Is Laughter The Best Medicine? 6 Surprising Health Benefits

As evidenced by immediate health benefits, the adage "laughter is the best medicine" has more scientific than literary merit attached to it.

For that reason an entire day has been dedicated by pioneers of the Laughter Yoga movement to promote positive messaging worldwide around the habit of deliberate laughing on the first Sunday every May. This year, it was celebrated on May 5 with laughter enthusiasts gathering in huge numbers in parks and stadiums across the world.  

Some companies have caught on to this easy to do medical intervention and are propagating the message that continuous laughter is equivalent to exercise, especially corporations with an all encompassing approach to the well being of colleagues. Examples are the BBC and Google Inc. — both introduced their employees to laughter yoga by inviting nonprofit organisations and trainers to hold sessions once in a while.

Team building, motivation, stress reduction and efficiency in corporate employees are just added incentives of the exercises that induced forced laughter. In the past, San Diego and Atlanta have hosted American Laughter Championships during which people have lasted an entire hour in a laughing fit.

It may seem absurd that one can sustain laughter for as long as one hour, but it is possible and can be triggered easily according to the Facial Feedback Hypothesis theory. People can evoke emotions by mirroring them, according to the late American psychologist William James.  

One just has to inhale and exhale deeply, followed by mouthing the words “ha ha ha” with thumping energy and it spreads cheer to the crowd instantly because laughter is highly contagious. This process allows the body’s cells to fill up with oxygen and increases blood circulation as a result.

There are more such health benefits that you may not be aware of, so check them out below.

Stress hormones: Reducing stress has an impact on the anxiety levels in the body and increases immunity. A study of 50 IT professionals in Bengaluru, India, in 2006, proved that laughter yoga decreased cortisol levels, the body’s stress hormone, in the saliva.  

Cardiovascular health: If due to unforeseeable circumstances, one cannot exercise physically to improve cardiovascular health, laughter exercises can have the same effect as running for 30 minutes. Dr. Williams Fry from Stanford University proved that ten minutes of laughter is equal to 30 minutes on the rowing machine because of increased blood circulation and heart rate.   

Endorphins: Laughter can increase the production of endorphins that are usually released after a tough workout. Endorphins are key to good health and well-being since the chemical compound is linked to pain resistance. Oxford psychologist Robin Dunbar analysed the effect of laughter on pain resistance in six experiments summarized in a study published in Proceedings of the Royal Society B, Biological Sciences in 2011.

In five laboratory studies, participants were shown clips from comedy videos, neutral videos and feel-good videos in different combinations. The laughter derived from watching comedy videos made people more resistant to pain induced by either putting them in physical contact with a frozen wine cooler's sleeve or cuffing their blood pressure. Pain resistance is the only measure of endorphins since it is a brain chemical. A sixth experiment was conducted in an improv club, ending with the same result.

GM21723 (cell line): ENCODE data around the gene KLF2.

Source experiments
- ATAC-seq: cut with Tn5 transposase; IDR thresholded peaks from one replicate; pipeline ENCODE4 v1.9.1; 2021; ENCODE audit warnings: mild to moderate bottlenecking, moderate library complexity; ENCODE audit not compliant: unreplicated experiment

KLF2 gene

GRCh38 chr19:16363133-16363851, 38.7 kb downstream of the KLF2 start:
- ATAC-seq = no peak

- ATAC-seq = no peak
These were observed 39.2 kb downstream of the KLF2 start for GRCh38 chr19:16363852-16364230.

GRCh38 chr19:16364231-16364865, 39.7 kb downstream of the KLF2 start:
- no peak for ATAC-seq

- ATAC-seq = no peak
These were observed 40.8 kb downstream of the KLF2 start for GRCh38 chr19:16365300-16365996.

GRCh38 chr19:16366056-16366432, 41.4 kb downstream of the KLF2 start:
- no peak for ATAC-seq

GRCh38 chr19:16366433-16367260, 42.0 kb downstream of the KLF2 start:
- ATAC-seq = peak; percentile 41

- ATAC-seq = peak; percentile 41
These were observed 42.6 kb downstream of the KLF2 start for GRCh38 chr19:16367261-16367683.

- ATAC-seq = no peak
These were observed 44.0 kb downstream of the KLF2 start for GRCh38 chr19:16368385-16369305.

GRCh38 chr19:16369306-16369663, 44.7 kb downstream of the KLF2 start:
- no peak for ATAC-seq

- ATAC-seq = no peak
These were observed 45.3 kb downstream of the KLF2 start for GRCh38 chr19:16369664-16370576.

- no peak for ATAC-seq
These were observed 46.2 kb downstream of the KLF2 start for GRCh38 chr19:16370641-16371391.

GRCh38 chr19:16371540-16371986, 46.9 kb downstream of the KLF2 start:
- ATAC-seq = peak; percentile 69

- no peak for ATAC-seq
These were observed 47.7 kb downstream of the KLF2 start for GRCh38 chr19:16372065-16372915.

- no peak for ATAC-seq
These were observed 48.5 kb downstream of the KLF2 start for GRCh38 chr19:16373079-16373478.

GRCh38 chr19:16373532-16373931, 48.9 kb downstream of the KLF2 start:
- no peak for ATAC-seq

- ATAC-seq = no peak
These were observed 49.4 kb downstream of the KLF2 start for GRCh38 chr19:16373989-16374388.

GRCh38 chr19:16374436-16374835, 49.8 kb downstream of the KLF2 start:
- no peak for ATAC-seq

Blood Pressure/Hypertension: Researchers from Osaka University in Japan conducted a study on 79 people aged between 40 and 74 in three sets to study the link between blood pressure and listening to music or laughing. One group of 32 individuals was tested after listening to music, another 30 people were tested soon after laughing, while the last group of 17 was not subjected to any test. All of whom were randomly assigned.

Their blood pressure levels were checked immediately after either listening to music or laughing at Japanese comedy and after three months of doing the assigned activity at one week intervals. It was found that blood pressure readings had come down by 6 mm Hg in people who listened to music immediately and by 7 mm Hg in people who had a great laugh. Similar readings with a little difference was found after three months, according to the study published by WebMD.

T Cells activation: Laughter triggers the activation of Helper T Cells that are necessary to fight off infected target cells when the immunity is compromised in the body. T cells generate B cells responsible for producing antibodies in times of low immunity.   

Abs: Laughter is a physical exercise that is a result of moving the respiratory muscles and larnyx, which is why it is easy to detect a fake laugh as air would not have been able to pass through the vocal chords. When you laugh, the muscles in your stomach expand and contract, toning up the abs and shaping up the stomach area that is usually achieved by doing exhaustive push ups and pull ups. 

None of the studies were able to prove long-term benefits of laughter on any medical parameter, though happiness and positivity are indicated by laughter in some general ways. However, scientifically speaking, there has not been a clear link formed between laughter per se and improved health over an extended period of time, or beyond a few months.